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AI Visionary Nils Nilsson Dies


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Nilsson was a founding researcher in the field of artificial intelligence

Nils Nilsson, who worked on statistical and neural network approaches to pattern recognition, co-invented the A* heuristic search algorithm and the STRIPS automatic planning system, and co-directed work on the integrated mobile robot SHAKEY, passed away April 23 at the age of 86.

Credit: Synced

Respected artificial intelligence (AI) pioneer and visionary Nils John Nilsson passed away April 23 at age 86.

Born in Saginaw, MI,  Nilsson was a founding researcher in the field of AI. Renowned computer science professor Andrew Ng expressed his condolences: "RIP to my friend, colleague, and AI visionary Nils Nilsson. Your work on the A* algorithm has improved countless lives (this is how we find the shortest path from A to B). I will always remember your work, but even more importantly your kindness."

Many others in the AI community paid tribute to Nilsson on social media. HERE Technologies Principal Research Engineer James Fowe wrote: "Some of us literally earn daily bread on the A* Algorithm. Thank you Nils Nilsson R.I.P."

Nilsson was the first Kumagai Professor of Engineering (Emeritus) in Computer Science at Stanford University, and his contributions to search, planning, knowledge representation, and robotics have been long respected and broadly applied. In his twenty-three years with Stanford's Artificial Intelligence Center Nilsson worked on statistical and neural-network approaches to pattern recognition, co-invented the A* heuristic search algorithm and the STRIPS automatic planning system, and co-directed work on the integrated mobile robot, SHAKEY.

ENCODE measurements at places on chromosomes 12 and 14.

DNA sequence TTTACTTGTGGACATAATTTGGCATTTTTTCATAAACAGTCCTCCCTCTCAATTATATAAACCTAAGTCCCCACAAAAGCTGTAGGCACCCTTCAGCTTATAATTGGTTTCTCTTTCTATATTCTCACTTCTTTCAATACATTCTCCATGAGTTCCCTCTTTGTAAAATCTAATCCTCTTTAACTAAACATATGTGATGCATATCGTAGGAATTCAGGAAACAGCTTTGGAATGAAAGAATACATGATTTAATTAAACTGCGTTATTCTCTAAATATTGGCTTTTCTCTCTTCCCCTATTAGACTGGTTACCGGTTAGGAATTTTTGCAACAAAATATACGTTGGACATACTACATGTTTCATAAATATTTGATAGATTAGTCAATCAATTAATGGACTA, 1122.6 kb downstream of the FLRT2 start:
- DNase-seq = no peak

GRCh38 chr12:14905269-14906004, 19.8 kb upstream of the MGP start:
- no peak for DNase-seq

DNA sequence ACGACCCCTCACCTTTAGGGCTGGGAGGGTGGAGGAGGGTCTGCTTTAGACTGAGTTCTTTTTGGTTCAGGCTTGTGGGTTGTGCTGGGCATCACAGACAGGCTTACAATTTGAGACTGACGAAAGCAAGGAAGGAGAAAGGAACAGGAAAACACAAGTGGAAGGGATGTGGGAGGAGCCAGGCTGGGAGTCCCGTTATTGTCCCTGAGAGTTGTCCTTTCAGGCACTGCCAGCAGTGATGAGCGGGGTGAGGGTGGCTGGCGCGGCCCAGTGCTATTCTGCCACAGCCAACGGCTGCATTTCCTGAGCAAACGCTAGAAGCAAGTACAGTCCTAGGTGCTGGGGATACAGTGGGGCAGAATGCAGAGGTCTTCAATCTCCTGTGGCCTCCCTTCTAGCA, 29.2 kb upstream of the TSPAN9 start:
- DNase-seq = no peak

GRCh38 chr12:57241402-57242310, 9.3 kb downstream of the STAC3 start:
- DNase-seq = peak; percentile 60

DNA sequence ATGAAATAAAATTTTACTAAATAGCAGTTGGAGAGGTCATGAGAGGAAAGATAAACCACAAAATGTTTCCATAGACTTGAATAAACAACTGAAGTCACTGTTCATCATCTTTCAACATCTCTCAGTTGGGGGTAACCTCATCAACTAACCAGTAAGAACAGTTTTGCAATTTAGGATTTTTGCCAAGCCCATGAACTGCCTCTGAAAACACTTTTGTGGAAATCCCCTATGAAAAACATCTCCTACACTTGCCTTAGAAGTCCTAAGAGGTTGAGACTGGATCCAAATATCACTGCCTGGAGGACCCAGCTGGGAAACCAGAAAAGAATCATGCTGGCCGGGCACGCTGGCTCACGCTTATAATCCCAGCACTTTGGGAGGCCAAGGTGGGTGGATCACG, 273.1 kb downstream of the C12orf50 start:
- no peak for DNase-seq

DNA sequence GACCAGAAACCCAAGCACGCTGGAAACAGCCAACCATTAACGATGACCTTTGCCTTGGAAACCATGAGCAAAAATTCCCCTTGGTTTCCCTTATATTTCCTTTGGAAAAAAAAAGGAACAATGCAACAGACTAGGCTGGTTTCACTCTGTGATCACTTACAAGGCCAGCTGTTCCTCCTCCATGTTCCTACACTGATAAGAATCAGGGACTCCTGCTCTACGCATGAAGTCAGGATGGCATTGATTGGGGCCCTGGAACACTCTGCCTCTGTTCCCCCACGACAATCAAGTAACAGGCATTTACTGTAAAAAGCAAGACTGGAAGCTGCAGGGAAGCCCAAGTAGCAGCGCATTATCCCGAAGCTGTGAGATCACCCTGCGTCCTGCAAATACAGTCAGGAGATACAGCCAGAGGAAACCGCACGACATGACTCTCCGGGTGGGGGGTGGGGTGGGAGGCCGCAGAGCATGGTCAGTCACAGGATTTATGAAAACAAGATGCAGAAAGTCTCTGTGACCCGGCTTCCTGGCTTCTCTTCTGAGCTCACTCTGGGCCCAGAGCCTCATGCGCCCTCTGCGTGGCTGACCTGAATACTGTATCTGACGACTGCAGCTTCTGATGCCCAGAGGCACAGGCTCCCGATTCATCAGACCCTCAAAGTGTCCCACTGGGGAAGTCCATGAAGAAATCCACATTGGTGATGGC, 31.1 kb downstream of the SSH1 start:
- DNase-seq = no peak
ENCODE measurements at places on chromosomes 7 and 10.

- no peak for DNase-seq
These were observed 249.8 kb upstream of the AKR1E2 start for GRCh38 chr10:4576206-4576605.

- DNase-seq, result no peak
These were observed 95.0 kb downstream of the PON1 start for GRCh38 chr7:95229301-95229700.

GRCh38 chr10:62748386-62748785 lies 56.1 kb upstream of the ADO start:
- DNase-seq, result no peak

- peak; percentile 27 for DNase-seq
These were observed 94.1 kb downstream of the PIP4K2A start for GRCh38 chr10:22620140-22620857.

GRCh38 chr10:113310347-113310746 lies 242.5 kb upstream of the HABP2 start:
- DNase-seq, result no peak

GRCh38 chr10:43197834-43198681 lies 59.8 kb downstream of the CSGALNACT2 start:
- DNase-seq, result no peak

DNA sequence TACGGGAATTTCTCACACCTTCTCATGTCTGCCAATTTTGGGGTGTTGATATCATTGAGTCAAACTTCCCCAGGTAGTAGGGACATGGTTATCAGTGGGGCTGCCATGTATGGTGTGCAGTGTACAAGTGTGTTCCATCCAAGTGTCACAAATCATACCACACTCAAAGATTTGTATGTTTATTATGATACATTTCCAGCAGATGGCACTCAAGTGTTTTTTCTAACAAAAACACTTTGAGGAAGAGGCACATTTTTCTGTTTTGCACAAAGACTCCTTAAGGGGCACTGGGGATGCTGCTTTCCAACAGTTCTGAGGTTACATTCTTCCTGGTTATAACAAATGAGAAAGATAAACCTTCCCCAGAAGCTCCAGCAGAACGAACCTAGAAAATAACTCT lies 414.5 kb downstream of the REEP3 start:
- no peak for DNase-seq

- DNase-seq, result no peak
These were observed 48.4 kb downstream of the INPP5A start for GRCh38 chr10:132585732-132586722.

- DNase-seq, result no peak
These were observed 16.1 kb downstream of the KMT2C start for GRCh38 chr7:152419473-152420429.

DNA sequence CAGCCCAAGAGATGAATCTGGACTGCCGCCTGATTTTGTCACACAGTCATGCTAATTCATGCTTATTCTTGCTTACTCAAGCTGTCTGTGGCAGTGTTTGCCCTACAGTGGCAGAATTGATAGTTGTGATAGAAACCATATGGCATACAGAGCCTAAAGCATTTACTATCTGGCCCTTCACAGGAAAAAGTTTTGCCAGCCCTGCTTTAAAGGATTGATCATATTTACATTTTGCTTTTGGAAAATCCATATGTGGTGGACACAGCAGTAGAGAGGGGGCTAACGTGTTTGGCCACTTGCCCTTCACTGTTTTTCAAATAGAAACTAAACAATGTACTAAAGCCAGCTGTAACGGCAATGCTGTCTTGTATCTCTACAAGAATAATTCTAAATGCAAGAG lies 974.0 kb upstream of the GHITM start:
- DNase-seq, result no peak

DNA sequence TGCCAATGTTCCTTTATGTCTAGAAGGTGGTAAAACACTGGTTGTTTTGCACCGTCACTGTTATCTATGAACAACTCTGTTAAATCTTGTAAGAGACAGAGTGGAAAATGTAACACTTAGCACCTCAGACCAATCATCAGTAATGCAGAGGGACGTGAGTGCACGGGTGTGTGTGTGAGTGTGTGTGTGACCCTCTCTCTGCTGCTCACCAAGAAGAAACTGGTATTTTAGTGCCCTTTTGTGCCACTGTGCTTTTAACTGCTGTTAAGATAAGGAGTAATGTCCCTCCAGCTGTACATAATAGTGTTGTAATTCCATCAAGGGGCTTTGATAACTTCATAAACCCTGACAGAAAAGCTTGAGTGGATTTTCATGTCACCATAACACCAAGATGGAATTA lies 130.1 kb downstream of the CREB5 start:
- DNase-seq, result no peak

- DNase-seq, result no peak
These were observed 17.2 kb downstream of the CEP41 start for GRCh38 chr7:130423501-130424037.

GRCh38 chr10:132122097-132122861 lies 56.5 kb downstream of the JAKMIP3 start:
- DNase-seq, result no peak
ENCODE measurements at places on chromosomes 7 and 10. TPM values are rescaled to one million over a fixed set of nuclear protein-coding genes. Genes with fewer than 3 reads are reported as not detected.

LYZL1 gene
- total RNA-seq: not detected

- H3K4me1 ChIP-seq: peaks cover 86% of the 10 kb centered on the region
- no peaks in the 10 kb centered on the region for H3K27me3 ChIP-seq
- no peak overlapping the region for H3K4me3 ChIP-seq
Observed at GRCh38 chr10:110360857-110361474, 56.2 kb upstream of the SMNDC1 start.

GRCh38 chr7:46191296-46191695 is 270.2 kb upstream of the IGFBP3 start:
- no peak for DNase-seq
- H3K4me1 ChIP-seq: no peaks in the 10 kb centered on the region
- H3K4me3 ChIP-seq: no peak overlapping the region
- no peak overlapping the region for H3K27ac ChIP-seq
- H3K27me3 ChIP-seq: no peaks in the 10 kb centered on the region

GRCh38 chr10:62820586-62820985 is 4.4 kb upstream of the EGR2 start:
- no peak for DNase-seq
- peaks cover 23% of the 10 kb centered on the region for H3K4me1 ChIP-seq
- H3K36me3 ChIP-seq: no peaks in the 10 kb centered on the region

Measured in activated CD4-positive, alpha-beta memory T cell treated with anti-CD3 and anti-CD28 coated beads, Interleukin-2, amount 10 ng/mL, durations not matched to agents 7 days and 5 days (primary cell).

From 1985 to 1990, Nilsson was chairman of the Department of Computer Science at Stanford, where he taught artificial intelligence and machine learning while researching how robots can react to the dynamic world, plan actions accordingly, and learn from experience.

Nilsson also published five AI textbooks: Problem-Solving Methods in Artificial Intelligence (1971), Principles of Artificial Intelligence (1980), Artificial Intelligence: A New Synthesis (1998), The Quest for Artificial Intelligence: A History of Ideas and Achievements (2010), and Understanding Beliefs (2014), which was translated into Chinese and has been widely read by researchers in that country.

In The Quest for Artificial Intelligence: A History of Ideas and Achievements, Nilsson wrote, "Artificial intelligence (AI) may lack an agreed-upon definition… For me, artificial intelligence is that activity devoted to making machines intelligent, and intelligence is that quality that enables an entity to function appropriately and with foresight in its environment."

Nilsson's work has been praised worldwide and his important contributions will be remembered across many fields.

 

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